U.S. officials said the six-month nuclear agreement between the U.S. and Iran won’t interfere with the administration’s continued efforts to “expose and disrupt those supporting Iran's nuclear program or seeking to evade our sanctions.”

“These sanctions have isolated Iran from the international financial system, imposed enormous pressure on the Iranian economy, and motivated the Iranian leadership to make the first meaningful concessions on its nuclear program in over a decade,” said Treasury Under Secretary for Terrorism and Financial Intelligence David S. Cohen.

— Susan Crabtree, White House Correspondent



The Federal Reserve struck a blow in favor of the dollar bill, saying that replacing it with a coin would be a money-loser for the government and raise costs for businesses.

In past years, some lawmakers, such as Sens. Tom Harkin, D-Iowa, and John McCain, R-Ariz., have introduce bills to phase out the $1 bill in favor of $1 coins. The move is favored by some vendors and other businesses that have a high volume of coin transactions. Other countries have already taken that step. For instance, the United Kingdom, Australia and Canada switched out their lowest-denominated bill for coins in the 1980s.

The Government Accountability Office estimated in 2012 that switching to coins would save the government $4.4 billion over 30 years through increased seigniorage — that is, the difference that would accrue to the government between the face value of the coins and the cost to produce them.

But the Fed disagrees, saying that using a $1 coin exclusively wouldn't be cost-effective. Officials at the Fed's Board of Governors noted in a new study that it would take more than one coin to replace every bill because of the different ways coins and bills are used and that the higher cost of producing coins would not be offset by the longer life of the coins.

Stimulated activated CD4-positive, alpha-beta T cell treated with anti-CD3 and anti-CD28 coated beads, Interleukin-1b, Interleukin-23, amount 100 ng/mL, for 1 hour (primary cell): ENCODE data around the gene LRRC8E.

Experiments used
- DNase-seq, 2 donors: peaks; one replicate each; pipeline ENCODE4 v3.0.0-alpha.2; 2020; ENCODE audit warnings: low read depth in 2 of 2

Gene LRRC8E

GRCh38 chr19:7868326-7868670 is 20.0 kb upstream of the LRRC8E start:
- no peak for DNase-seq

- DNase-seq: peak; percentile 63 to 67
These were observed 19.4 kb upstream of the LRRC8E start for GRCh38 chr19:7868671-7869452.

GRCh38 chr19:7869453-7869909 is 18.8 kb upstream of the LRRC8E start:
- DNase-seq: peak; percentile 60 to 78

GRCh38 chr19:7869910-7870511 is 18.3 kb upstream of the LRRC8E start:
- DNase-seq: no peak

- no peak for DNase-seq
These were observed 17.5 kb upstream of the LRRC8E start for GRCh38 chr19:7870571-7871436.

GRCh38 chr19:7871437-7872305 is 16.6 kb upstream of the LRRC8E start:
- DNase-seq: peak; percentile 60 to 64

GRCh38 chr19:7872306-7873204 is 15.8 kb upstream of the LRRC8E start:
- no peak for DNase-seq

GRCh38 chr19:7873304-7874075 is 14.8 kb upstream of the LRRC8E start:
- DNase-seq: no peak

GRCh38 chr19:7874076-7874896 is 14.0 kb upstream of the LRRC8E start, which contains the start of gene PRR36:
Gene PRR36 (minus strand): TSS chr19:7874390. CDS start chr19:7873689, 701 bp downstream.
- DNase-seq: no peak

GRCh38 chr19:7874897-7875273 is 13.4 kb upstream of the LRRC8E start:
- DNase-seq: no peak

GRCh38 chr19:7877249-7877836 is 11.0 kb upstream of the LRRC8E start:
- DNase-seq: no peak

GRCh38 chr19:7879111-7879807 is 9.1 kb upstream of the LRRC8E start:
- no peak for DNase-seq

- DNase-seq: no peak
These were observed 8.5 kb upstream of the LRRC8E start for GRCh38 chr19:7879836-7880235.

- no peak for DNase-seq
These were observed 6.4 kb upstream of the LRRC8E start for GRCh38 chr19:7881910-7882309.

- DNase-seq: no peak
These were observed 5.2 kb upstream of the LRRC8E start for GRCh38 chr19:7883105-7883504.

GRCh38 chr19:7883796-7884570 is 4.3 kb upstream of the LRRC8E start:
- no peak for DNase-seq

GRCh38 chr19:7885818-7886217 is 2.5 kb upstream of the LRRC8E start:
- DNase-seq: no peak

Part of that analysis involves the increasing durability of U.S. dollars. The Fed says that the average lifespan of a dollar has increased from 18 months in 1990 to 70 months today thanks to the introduction of new technologies such as sensors that can distinguish between dirt and blemishes caused by ink or folds, preventing the Fed from prematurely destroying many bills.

The Fed also surveyed retailers to learn what costs handling large quantities of coins might impose on them. Society "would likely bear costs in the hundreds of millions of dollars per year" to make the switch, losses that would outweigh any possible government savings.

Without a law phasing out the dollar bill, dollar coins are not likely to gain much traction. Despite efforts by Federal Reserve banks and the U.S. Mint to promote the dollar coins in existence, low consumer demand has left regional Fed banks with a 40-year inventory of the coins.

— Joseph Lawler, Economics Writer